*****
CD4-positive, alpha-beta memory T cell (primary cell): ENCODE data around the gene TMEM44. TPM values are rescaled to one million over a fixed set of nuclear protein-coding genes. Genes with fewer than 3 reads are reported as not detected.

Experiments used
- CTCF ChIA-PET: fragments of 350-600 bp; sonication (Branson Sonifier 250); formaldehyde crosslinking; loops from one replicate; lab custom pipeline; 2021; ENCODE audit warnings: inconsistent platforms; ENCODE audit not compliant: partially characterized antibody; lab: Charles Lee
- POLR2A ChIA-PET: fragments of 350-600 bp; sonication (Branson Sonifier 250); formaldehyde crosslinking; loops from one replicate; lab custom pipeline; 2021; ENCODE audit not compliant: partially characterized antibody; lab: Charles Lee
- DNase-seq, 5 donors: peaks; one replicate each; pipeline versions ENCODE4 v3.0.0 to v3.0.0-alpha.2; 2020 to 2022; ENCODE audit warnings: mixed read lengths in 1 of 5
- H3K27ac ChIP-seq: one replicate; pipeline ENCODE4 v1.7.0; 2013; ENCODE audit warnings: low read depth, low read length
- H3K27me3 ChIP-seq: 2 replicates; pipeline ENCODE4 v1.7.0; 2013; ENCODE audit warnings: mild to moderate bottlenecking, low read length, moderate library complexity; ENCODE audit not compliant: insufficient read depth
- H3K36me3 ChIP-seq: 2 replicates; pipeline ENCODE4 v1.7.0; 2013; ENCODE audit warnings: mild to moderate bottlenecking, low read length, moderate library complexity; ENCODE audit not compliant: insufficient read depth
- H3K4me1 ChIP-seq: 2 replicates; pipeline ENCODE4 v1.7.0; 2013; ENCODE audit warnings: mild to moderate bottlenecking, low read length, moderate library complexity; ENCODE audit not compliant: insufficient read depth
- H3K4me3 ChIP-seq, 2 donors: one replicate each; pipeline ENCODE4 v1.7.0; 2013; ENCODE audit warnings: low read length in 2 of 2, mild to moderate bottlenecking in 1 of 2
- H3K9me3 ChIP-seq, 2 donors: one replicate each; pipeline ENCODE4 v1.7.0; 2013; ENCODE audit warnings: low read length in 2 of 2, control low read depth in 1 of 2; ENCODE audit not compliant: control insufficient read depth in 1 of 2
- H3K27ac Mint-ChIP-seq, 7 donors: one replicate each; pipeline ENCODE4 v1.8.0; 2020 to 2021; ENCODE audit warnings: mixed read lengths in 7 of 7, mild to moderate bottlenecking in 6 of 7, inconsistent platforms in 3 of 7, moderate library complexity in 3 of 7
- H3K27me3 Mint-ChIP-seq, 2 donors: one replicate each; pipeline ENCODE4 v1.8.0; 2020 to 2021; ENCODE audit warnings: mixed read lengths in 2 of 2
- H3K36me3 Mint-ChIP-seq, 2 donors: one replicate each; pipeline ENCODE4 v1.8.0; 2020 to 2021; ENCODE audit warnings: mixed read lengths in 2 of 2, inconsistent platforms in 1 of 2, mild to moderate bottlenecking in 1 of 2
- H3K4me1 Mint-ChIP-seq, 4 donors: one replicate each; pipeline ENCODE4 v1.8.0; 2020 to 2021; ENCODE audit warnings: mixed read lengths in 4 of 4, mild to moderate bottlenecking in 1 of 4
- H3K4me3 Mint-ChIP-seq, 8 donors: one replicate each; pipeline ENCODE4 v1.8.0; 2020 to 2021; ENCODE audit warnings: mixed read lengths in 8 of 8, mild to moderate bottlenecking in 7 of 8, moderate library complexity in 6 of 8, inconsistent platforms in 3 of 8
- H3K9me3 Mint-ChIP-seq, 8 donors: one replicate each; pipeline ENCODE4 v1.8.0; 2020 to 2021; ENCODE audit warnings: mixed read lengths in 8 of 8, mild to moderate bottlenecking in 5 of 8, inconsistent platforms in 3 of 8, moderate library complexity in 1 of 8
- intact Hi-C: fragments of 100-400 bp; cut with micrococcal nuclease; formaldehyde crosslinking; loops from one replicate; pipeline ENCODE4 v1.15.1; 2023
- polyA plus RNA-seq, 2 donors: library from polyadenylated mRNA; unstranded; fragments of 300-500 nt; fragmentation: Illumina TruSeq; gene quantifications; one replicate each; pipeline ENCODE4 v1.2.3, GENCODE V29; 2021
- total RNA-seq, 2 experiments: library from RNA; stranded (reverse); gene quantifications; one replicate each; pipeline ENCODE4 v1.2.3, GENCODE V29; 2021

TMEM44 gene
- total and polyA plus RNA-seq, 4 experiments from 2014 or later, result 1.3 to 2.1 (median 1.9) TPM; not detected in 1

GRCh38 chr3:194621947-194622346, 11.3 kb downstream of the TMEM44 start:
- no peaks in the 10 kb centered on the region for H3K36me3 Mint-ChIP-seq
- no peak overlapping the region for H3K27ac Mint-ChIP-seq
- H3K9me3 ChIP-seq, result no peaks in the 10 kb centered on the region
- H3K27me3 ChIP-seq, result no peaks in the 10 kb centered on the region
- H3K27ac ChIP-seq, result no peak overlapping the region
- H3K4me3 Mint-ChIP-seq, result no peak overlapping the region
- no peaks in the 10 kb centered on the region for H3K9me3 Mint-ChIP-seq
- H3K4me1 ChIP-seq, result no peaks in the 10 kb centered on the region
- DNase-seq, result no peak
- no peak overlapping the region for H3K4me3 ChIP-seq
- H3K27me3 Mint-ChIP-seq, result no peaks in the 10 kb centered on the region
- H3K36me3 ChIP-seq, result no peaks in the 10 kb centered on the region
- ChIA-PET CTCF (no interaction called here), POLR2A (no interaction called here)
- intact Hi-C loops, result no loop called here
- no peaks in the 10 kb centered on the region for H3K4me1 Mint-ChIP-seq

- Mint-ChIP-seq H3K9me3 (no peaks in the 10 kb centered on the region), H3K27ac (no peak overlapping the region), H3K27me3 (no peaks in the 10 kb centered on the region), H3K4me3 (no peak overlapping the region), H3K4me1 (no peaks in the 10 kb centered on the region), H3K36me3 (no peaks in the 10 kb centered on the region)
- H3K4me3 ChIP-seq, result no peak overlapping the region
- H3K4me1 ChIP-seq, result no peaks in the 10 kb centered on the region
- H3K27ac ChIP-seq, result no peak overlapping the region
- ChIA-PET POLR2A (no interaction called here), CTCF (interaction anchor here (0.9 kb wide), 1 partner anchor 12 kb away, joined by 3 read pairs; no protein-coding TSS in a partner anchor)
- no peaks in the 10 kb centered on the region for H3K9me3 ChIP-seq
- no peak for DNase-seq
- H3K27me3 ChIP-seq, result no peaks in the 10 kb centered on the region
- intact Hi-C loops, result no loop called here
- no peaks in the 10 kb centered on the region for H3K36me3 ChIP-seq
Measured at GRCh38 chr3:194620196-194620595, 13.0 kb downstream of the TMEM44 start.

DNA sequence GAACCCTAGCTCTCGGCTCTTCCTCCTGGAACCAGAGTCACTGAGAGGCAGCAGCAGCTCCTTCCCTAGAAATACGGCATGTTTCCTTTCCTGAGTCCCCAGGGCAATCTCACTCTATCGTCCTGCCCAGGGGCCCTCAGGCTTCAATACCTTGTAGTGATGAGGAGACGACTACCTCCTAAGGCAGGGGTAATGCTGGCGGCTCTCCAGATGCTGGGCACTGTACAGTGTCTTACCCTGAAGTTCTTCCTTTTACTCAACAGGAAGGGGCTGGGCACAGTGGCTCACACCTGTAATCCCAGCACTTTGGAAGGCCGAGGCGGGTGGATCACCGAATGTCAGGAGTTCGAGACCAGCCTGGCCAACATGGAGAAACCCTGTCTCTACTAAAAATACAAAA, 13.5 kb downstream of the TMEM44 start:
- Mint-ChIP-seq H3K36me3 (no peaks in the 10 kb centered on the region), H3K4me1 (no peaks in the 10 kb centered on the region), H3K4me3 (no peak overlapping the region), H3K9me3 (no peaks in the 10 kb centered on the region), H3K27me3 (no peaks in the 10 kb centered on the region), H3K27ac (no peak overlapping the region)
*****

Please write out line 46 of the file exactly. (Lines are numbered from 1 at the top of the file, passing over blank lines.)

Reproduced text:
- H3K27me3 ChIP-seq, result no peaks in the 10 kb centered on the region